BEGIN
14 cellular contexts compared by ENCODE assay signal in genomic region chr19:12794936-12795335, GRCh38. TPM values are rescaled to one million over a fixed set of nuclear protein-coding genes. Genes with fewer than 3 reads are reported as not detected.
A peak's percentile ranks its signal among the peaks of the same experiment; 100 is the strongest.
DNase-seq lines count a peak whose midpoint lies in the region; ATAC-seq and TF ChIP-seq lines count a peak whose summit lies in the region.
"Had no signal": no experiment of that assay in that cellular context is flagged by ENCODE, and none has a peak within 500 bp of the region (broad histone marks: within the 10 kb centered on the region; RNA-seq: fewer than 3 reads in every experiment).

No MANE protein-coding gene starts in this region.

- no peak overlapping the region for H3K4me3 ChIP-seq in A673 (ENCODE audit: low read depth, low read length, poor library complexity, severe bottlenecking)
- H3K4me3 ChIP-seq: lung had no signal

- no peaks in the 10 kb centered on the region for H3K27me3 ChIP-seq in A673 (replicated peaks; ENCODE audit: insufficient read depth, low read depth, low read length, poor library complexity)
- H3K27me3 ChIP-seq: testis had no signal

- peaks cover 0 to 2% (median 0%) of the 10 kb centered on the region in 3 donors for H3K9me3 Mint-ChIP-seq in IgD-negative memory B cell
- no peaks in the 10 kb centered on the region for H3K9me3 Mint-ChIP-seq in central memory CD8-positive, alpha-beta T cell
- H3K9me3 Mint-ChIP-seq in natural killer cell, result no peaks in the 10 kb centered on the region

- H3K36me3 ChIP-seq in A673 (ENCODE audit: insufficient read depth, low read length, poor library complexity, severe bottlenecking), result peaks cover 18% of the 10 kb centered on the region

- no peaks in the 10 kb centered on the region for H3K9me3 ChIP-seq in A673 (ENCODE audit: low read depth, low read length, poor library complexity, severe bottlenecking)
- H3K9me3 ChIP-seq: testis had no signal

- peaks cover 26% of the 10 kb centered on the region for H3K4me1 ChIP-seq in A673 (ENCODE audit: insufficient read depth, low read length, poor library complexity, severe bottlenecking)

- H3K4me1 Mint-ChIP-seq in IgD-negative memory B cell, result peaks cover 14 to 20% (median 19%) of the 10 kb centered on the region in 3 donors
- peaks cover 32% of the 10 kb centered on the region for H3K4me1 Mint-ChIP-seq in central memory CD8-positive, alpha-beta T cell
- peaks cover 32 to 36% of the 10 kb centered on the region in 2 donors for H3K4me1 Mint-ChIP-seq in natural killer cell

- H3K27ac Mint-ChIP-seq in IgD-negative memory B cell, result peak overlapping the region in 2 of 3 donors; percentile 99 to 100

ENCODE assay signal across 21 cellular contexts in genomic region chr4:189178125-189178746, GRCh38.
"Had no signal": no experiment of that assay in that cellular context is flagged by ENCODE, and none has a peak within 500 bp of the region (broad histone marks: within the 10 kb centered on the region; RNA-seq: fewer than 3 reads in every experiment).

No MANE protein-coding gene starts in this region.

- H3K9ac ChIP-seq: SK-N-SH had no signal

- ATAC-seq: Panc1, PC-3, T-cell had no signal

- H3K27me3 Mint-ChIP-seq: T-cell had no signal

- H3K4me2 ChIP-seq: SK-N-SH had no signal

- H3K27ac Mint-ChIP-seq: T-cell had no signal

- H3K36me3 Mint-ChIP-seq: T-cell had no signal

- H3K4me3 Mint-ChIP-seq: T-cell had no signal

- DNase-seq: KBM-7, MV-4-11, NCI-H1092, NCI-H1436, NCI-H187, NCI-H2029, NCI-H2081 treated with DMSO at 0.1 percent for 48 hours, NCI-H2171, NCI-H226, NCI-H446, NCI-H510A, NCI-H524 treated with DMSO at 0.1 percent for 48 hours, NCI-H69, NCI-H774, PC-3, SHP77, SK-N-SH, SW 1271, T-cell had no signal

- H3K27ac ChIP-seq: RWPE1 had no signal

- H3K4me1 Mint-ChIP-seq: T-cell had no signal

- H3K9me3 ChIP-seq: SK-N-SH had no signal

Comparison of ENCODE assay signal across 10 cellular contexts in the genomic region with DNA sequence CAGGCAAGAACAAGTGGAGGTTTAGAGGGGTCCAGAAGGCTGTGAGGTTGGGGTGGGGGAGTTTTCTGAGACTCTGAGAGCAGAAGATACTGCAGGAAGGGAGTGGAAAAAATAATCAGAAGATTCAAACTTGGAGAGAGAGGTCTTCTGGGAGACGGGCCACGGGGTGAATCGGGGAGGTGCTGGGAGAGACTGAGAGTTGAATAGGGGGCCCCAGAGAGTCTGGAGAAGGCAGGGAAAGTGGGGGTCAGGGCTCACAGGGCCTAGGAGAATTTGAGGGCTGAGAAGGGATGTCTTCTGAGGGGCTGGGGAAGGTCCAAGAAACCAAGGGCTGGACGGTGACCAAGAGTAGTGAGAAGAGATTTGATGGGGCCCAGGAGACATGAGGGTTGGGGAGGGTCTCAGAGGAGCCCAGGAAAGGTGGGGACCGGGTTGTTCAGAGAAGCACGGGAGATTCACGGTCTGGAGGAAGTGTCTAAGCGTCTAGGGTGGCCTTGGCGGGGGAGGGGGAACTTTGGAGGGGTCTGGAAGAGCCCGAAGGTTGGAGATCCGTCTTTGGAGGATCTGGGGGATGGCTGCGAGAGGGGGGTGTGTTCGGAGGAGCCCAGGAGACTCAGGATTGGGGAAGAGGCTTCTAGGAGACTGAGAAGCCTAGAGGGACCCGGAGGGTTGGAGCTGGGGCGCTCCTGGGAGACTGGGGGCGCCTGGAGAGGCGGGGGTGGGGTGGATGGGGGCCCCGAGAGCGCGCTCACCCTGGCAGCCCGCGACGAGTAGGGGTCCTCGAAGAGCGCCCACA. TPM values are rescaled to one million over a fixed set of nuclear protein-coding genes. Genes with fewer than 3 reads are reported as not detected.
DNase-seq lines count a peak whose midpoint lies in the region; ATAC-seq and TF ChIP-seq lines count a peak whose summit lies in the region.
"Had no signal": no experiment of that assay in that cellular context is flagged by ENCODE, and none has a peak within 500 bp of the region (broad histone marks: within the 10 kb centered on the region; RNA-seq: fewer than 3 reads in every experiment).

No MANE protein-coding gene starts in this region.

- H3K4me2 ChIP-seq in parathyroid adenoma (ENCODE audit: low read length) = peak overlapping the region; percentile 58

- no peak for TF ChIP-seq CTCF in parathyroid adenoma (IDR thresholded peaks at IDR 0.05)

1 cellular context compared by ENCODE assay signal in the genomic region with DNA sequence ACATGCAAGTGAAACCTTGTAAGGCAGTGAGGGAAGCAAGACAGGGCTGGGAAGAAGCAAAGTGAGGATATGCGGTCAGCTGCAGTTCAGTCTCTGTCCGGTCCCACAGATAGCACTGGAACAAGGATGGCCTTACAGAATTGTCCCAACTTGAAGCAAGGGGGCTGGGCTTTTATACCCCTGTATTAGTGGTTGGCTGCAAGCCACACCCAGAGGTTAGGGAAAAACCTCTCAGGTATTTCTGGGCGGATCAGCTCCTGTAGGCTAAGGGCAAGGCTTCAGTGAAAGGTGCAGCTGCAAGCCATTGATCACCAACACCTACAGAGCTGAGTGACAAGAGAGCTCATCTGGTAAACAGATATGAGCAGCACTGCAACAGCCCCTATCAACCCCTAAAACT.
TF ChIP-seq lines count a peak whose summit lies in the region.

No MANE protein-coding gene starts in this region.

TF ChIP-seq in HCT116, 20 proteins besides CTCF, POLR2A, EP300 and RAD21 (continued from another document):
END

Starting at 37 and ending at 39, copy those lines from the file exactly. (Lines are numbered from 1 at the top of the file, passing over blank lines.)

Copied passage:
"Had no signal": no experiment of that assay in that cellular context is flagged by ENCODE, and none has a peak within 500 bp of the region (broad histone marks: within the 10 kb centered on the region; RNA-seq: fewer than 3 reads in every experiment).

No MANE protein-coding gene starts in this region.

- H3K4me2 ChIP-seq in parathyroid adenoma (ENCODE audit: low read length) = peak overlapping the region; percentile 58